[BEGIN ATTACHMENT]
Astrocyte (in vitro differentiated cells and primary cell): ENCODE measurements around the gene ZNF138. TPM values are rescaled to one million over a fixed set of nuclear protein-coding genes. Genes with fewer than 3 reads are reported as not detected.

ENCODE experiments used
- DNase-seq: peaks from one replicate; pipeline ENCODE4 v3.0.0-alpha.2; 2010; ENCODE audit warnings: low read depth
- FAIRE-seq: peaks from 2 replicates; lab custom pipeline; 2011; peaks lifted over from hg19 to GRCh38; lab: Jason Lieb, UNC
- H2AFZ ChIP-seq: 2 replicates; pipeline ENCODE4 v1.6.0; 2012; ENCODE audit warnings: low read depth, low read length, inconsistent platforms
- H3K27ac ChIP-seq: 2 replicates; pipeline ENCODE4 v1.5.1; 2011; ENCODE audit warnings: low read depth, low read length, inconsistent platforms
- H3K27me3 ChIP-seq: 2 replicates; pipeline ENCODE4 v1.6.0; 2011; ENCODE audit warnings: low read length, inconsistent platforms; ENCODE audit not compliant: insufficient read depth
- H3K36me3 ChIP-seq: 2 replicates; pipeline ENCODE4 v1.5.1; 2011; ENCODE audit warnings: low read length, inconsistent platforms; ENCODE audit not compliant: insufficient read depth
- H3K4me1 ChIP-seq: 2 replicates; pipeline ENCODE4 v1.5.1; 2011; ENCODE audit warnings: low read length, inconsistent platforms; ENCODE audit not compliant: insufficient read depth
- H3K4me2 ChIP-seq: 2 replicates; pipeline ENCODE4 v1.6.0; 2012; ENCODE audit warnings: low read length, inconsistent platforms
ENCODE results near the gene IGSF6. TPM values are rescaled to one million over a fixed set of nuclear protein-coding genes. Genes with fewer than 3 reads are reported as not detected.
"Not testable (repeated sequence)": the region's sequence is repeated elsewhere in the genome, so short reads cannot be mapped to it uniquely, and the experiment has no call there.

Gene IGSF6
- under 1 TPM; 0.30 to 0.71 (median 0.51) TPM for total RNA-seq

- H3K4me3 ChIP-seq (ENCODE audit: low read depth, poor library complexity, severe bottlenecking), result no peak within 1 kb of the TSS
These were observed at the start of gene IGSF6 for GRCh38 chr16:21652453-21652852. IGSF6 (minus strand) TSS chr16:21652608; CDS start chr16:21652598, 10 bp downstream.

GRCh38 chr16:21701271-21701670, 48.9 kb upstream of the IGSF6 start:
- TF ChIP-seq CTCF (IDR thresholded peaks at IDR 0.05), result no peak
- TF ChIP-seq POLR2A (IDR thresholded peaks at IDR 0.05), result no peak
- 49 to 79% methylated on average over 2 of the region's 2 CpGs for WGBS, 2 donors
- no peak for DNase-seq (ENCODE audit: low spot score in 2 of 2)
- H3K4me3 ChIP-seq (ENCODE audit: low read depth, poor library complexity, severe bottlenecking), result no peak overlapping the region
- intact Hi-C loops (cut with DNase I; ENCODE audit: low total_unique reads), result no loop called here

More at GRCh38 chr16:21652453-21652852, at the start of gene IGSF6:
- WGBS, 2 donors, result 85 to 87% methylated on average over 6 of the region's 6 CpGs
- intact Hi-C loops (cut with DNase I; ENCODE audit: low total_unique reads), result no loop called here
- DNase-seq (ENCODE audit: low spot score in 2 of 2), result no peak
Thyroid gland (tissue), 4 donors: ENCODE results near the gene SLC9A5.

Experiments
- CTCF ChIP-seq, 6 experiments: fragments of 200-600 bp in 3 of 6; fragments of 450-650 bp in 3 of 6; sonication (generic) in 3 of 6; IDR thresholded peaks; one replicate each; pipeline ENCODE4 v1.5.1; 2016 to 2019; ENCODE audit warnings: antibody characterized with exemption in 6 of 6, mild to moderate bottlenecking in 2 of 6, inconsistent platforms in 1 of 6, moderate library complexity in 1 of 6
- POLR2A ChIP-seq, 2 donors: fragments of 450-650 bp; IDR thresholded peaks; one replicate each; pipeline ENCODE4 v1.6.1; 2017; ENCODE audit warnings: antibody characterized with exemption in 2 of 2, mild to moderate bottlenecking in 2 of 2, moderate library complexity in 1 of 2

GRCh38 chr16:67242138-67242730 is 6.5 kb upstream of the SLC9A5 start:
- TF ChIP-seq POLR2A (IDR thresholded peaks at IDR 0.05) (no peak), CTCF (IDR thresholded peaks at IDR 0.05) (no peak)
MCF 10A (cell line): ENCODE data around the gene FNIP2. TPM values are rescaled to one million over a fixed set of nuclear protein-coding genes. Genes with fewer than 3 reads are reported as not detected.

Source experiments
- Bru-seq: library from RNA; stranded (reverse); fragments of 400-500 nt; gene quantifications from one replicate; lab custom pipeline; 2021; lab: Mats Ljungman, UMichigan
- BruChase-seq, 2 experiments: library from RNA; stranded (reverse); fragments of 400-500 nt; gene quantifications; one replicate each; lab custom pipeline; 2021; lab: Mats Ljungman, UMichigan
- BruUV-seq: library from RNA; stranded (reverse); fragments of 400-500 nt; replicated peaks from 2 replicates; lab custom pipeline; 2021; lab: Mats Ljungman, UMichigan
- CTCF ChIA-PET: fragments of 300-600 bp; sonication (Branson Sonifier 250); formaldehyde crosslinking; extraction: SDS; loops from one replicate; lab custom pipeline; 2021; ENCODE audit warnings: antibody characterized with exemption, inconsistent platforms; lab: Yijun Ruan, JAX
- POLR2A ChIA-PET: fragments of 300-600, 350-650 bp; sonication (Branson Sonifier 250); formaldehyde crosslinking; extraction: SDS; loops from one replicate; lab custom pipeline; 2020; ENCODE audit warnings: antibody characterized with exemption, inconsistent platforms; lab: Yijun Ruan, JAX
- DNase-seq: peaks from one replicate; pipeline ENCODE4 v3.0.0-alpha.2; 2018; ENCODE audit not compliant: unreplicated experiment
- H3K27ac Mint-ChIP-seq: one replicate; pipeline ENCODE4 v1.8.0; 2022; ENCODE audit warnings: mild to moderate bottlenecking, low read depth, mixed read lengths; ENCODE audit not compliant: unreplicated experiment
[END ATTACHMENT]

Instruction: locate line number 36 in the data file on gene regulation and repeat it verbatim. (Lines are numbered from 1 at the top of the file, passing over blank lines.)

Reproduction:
- Bru-seq: library from RNA; stranded (reverse); fragments of 400-500 nt; gene quantifications from one replicate; lab custom pipeline; 2021; lab: Mats Ljungman, UMichigan